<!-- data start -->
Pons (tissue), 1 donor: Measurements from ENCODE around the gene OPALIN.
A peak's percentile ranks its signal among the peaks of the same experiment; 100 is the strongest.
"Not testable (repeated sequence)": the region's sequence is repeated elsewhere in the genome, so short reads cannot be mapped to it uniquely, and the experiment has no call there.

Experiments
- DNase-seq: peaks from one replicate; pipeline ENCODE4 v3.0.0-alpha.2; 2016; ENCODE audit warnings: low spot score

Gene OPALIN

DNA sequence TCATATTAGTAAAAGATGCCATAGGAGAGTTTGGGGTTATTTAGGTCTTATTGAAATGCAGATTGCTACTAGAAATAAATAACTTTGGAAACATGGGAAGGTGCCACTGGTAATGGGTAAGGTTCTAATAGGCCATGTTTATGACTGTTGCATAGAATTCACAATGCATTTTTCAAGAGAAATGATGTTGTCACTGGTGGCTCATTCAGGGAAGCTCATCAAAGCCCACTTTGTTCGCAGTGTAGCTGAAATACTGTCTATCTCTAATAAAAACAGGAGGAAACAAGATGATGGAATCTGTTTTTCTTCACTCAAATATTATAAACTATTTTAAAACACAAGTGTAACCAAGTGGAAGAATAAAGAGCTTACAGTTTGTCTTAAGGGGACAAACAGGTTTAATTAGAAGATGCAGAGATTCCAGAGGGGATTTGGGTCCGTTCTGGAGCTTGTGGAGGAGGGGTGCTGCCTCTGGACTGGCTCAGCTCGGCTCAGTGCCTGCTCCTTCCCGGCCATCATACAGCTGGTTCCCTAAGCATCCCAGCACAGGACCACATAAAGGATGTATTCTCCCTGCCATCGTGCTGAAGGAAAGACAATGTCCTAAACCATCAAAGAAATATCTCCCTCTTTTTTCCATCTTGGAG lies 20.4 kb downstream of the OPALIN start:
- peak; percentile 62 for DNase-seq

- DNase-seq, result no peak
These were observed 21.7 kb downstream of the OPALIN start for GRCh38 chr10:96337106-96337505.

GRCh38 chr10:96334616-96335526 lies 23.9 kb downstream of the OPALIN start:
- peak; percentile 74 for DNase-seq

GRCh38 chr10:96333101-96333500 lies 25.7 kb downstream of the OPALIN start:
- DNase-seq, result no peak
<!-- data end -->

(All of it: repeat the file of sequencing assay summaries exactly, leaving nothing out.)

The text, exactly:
Pons (tissue), 1 donor: Measurements from ENCODE around the gene OPALIN.
A peak's percentile ranks its signal among the peaks of the same experiment; 100 is the strongest.
"Not testable (repeated sequence)": the region's sequence is repeated elsewhere in the genome, so short reads cannot be mapped to it uniquely, and the experiment has no call there.

Experiments
- DNase-seq: peaks from one replicate; pipeline ENCODE4 v3.0.0-alpha.2; 2016; ENCODE audit warnings: low spot score

Gene OPALIN

DNA sequence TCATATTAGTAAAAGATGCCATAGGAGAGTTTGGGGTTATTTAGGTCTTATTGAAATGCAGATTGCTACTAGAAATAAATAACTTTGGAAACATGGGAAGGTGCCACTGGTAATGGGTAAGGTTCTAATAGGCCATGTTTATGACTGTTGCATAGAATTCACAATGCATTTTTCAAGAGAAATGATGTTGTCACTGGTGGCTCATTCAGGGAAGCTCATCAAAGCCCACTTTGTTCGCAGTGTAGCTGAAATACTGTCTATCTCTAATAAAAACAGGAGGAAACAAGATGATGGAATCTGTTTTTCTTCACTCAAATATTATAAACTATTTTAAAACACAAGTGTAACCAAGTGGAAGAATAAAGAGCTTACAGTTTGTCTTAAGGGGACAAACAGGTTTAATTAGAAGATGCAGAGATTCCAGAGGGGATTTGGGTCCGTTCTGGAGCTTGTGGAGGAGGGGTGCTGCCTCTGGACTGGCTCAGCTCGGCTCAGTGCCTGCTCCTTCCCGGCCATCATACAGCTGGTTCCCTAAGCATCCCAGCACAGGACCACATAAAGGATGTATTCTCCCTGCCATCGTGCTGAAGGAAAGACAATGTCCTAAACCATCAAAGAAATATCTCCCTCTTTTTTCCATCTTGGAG lies 20.4 kb downstream of the OPALIN start:
- peak; percentile 62 for DNase-seq

- DNase-seq, result no peak
These were observed 21.7 kb downstream of the OPALIN start for GRCh38 chr10:96337106-96337505.

GRCh38 chr10:96334616-96335526 lies 23.9 kb downstream of the OPALIN start:
- peak; percentile 74 for DNase-seq

GRCh38 chr10:96333101-96333500 lies 25.7 kb downstream of the OPALIN start:
- DNase-seq, result no peak